The home-buying season is right around the corner. According to John Danaher, president of consumer interactive at credit bureau TransUnion, now is the time to make that finding a loan go as smoothly as possible. He says that involves checking and knowing what your credit standing is and doing work to be preapproved for a loan, so you’re ready when you find the house you want. It helps you set a budget and know how much house you can afford.
The first thing is to look at your credit report and see what your score is. And maybe people don’t know this, but for a real estate transaction, a mortgage lender looks at all three credit reports — TransUnion, Experian, and Equifax.
“On our side, we recommend things to consumers that they can do to improve that score. Utilization is one thing in particular that comes to mind.”
“I don’t know about you, but I tend to overspend over the holidays. Typically in January, I have my lowest credit score of the year because I have the highest utilization on my credit cards. I pay them down, and my score tends to improve.”
“I think we recommend that the optimal utilization should be around 30 percent.”
Then paying your bills on time is the single biggest determinant of your credit score. If you are planning to buy a home, now is not the time to skip a payment. That will have the biggest negative impact on your score. It will do two things: it can drive the interest rate higher, or it could, in certain cases, prevent you from getting a loan.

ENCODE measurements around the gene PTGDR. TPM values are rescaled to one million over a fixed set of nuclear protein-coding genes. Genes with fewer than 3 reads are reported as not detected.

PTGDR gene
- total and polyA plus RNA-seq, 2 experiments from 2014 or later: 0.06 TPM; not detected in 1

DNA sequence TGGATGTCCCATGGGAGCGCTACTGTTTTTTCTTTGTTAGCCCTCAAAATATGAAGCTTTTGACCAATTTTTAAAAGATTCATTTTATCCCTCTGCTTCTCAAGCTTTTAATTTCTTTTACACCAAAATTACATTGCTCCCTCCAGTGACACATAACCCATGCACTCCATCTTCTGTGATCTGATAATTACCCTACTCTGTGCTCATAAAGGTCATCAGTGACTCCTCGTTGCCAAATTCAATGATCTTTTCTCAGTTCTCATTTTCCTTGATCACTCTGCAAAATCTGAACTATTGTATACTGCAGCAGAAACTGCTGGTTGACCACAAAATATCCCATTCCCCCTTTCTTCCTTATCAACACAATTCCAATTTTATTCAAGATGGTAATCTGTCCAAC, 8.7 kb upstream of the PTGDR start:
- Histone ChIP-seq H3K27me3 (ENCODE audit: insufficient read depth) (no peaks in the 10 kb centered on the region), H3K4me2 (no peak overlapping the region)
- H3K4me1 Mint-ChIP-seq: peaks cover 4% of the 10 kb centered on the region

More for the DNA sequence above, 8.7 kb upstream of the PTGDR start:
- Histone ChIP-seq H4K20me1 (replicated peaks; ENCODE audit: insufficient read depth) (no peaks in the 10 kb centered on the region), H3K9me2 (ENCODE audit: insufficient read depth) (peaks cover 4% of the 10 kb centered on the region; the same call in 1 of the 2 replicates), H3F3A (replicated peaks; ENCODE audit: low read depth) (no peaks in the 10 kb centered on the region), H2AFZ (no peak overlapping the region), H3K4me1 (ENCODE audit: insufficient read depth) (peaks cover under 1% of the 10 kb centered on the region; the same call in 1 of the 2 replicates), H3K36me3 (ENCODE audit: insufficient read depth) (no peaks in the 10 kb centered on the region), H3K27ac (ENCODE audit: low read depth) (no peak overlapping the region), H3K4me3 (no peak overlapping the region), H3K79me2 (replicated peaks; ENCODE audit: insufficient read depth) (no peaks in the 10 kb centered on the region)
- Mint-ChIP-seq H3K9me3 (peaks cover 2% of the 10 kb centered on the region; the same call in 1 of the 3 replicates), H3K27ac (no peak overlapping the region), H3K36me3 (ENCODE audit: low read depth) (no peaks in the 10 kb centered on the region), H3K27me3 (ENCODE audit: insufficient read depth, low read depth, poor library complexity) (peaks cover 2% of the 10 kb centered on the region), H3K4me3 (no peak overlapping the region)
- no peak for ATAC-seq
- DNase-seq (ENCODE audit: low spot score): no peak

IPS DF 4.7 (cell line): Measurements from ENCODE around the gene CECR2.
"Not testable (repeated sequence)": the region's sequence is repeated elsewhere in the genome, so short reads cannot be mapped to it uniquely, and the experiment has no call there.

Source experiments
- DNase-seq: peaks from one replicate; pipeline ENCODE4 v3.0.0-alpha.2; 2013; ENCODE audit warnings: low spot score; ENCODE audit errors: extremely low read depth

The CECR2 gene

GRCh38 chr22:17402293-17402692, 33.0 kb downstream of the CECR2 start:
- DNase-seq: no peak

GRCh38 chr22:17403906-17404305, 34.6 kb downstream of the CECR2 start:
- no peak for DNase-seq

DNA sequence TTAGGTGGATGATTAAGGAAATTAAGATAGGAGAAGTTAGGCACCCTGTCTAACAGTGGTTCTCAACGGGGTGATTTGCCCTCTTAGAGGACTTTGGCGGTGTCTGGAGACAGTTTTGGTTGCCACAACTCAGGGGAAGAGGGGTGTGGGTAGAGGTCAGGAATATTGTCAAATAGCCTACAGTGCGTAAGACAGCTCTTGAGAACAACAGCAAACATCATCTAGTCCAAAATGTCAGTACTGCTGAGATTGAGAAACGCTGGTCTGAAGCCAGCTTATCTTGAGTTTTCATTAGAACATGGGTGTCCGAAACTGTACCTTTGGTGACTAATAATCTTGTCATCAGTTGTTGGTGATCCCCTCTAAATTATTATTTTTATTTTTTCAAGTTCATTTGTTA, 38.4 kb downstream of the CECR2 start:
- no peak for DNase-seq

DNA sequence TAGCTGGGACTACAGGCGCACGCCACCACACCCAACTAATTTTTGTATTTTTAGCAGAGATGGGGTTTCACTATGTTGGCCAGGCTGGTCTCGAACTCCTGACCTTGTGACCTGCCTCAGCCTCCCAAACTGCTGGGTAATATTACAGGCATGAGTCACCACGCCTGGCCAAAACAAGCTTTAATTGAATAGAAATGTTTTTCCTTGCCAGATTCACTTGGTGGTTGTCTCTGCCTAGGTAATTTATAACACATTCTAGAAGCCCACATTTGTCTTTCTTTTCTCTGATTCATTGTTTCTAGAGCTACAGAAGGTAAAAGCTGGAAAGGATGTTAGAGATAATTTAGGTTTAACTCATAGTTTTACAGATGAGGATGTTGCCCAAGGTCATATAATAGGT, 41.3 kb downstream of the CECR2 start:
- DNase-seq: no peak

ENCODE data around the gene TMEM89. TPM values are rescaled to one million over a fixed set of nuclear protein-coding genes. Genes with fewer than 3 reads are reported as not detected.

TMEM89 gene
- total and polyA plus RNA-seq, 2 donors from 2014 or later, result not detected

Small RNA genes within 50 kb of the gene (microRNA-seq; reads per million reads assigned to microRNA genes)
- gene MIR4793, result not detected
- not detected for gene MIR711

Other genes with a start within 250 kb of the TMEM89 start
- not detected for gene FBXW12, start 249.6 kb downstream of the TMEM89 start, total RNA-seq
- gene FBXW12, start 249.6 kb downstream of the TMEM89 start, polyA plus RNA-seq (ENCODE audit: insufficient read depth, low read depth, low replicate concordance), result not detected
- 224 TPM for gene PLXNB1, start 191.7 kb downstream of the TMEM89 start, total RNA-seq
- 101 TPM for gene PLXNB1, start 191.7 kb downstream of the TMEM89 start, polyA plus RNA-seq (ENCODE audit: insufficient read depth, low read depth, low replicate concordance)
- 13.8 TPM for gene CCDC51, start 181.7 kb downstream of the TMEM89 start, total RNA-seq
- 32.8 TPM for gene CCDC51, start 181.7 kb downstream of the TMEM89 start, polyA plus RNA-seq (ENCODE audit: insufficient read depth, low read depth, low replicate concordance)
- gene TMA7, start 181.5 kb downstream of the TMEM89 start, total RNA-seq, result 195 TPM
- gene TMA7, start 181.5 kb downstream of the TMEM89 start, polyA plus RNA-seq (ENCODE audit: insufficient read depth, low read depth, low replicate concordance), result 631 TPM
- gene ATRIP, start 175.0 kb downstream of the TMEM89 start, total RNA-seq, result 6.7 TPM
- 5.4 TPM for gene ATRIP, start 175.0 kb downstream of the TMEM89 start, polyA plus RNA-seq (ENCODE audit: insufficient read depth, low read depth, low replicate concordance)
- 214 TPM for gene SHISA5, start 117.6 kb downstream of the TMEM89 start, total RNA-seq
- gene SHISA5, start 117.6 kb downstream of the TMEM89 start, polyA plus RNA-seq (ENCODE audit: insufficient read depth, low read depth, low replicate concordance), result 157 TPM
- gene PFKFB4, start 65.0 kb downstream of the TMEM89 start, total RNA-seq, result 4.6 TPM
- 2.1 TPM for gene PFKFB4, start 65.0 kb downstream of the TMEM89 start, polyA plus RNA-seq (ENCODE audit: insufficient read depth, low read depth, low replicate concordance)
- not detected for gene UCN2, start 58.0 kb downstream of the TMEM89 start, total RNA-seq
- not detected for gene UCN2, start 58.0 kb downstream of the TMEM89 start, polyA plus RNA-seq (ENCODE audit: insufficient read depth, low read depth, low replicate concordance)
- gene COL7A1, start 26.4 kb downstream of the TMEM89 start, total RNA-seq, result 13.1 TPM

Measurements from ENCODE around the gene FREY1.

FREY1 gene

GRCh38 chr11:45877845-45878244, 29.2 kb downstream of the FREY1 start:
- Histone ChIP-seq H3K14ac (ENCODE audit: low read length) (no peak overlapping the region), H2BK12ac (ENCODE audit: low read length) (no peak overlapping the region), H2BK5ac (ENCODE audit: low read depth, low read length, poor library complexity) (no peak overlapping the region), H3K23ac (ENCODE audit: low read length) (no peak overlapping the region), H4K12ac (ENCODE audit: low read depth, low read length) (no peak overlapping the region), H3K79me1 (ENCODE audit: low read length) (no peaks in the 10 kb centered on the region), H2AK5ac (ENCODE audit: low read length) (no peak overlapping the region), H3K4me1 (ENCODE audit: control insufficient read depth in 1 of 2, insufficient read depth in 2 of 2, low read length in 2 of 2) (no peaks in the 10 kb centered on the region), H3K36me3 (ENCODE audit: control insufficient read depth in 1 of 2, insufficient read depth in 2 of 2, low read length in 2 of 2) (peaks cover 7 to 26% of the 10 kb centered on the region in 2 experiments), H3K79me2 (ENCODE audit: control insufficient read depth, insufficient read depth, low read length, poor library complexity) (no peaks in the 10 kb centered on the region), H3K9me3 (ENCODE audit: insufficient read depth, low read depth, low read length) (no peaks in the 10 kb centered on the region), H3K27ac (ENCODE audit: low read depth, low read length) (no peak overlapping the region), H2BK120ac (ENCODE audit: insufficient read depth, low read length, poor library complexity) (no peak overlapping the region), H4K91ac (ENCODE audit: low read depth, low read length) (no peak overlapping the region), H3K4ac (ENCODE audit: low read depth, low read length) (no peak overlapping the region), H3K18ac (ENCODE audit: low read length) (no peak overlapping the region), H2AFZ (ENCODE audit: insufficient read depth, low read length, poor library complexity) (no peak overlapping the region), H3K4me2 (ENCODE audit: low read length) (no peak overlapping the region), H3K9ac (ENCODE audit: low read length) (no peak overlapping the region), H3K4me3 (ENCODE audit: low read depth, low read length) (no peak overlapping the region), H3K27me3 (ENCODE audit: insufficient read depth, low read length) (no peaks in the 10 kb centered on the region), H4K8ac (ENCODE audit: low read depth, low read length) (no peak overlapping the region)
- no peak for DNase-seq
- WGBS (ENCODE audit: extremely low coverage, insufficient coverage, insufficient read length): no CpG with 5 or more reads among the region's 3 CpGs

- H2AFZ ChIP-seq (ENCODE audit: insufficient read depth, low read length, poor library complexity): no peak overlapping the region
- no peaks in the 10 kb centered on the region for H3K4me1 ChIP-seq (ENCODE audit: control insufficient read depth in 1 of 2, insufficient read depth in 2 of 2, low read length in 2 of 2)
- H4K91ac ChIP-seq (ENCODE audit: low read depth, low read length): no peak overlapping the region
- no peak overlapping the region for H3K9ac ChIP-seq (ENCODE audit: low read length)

It’s very critical for folks to pay their bills on time. And to the extent they can have a derogatory item on their credit (such as a very late payment, bankruptcy, tax lien or another negative item), to address or be aware of that.
How long does it take to improve your score?
In some cases, it can happen very quickly. If you pay off your credit cards, you’ll see it next month. If you have a derogatory item, that can stay on your report for seven years.
There have been some changes in the credit scores that get approval, lower scores for example, but approval still comes down to Credit score, debt-to-income ratio and the appraisal or value of property — those three are still the standard pillars of the mortgage industry.
Some people put a freeze on their account following the Equifax data breach. How long before seeking a mortgage should you lift that?
From a TransUnion perspective, it can happen instantaneously. For mortgage lending purposes they are going to pull all three reports. You have to remember where you froze it, how you froze it – online or whatever. You may want to take a day or two to unfreeze them before you apply but definitely make sure they are all unfrozen. It could potentially cause an issue if they can only get one or two out of the three.
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